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D link validating identity message

It was the result of a year-long collaboration among numerous industry players, during 2005, to develop an open-standard e-mail authentication specification.Participants included Alt-N Technologies, AOL, Brandenburg Internet Working, Cisco, Earth Link, IBM, Microsoft, PGP Corporation, Sendmail, Strong Mail Systems, Tumbleweed, Veri Sign and Yahoo! The team produced the initial specification and several implementations.

The organization is a handler of the message, either as its originator or as an intermediary.In computer science, verifying a person's identity is often required to allow access to confidential data or systems.Authentication can be considered to be of three types: The first type of authentication is accepting proof of identity given by a credible person who has first-hand evidence that the identity is genuine.It might involve confirming the identity of a person by validating their identity documents, verifying the authenticity of a website with a digital certificate, determining the age of an artifact by carbon dating, or ensuring that a product is what its packaging and labeling claim to be.In other words, authentication often involves verifying the validity of at least one form of identification. In art, antiques and anthropology, a common problem is verifying that a given artifact was produced by a certain person or in a certain place or period of history.A vendor selling branded items implies authenticity, while he or she may not have evidence that every step in the supply chain was authenticated.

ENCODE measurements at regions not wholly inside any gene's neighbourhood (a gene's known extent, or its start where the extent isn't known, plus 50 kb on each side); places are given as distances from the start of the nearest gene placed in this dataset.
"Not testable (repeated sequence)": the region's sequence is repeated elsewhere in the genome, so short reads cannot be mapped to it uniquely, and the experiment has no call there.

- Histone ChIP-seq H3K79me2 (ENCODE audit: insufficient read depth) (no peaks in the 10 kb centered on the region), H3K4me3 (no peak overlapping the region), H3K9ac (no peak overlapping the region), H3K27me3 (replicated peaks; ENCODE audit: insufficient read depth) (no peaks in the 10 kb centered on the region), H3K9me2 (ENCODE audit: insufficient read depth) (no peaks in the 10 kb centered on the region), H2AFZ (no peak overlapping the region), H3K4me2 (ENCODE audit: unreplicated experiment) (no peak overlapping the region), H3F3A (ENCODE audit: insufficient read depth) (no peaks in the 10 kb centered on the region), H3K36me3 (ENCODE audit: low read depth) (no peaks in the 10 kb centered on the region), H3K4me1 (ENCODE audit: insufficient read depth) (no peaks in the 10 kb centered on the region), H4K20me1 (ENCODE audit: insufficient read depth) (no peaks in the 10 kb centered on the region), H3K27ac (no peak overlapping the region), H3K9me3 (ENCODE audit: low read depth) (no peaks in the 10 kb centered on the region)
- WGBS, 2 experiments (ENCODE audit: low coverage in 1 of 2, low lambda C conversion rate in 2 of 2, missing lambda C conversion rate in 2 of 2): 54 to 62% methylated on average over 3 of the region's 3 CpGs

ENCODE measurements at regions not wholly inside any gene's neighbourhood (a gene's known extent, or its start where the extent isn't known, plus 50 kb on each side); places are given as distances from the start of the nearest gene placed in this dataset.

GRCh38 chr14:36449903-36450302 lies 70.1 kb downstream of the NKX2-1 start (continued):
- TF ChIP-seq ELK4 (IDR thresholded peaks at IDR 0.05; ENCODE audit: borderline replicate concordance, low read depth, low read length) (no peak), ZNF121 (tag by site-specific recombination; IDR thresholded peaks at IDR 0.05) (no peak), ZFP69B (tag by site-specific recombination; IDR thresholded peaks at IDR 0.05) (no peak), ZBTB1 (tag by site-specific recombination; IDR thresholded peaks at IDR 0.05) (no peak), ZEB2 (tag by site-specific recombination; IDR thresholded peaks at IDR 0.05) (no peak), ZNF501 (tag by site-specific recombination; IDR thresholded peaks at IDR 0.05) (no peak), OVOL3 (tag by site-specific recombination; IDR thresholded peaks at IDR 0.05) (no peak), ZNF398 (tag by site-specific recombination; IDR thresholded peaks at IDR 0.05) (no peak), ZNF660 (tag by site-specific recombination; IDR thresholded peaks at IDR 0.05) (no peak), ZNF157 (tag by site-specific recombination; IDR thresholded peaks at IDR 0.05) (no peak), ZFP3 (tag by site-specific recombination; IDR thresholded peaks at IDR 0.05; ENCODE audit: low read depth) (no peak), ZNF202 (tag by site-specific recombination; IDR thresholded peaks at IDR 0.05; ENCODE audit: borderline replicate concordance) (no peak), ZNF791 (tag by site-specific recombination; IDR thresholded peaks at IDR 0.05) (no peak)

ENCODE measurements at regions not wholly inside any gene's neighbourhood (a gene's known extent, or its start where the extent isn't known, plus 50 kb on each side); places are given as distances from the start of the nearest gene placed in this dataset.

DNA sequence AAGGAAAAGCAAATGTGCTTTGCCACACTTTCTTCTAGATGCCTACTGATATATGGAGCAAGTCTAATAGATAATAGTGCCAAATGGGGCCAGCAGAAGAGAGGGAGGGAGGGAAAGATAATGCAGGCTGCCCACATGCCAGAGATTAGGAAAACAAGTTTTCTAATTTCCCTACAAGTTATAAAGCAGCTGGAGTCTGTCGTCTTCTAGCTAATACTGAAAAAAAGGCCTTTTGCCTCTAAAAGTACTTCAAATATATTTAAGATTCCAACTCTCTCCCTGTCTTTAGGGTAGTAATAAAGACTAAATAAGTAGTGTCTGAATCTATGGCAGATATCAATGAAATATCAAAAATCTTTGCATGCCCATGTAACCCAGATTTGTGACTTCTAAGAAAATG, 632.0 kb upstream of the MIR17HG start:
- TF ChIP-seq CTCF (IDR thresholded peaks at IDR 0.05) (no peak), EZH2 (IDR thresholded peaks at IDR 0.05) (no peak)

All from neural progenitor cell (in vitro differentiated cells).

Centralized authority-based trust relationships back most secure internet communication through known public certificate authorities; decentralized peer-based trust, also known as a web of trust, is used for personal services such as email or files (pretty good privacy, GNU Privacy Guard) and trust is established by known individuals signing each other's cryptographic key at Key signing parties, for instance.

Imagine that Jack ([email protected]) sends a message to Jill ([email protected]) at a different site.

Once Jack's mail server has accepted the message, it must either pass it along to Jill's mail server, or else deposit a bounce message in Jack's mailbox.

Popular links: DKIM attaches a new domain name identifier to a message and uses cryptographic techniques to validate authorization for its presence.

The identifier is independent of any other identifier in the message, such in the author's From: field.

The complexity stems from many factors including variability in practices of authentication, data collection, technology, and the historical silo approach to patient identification.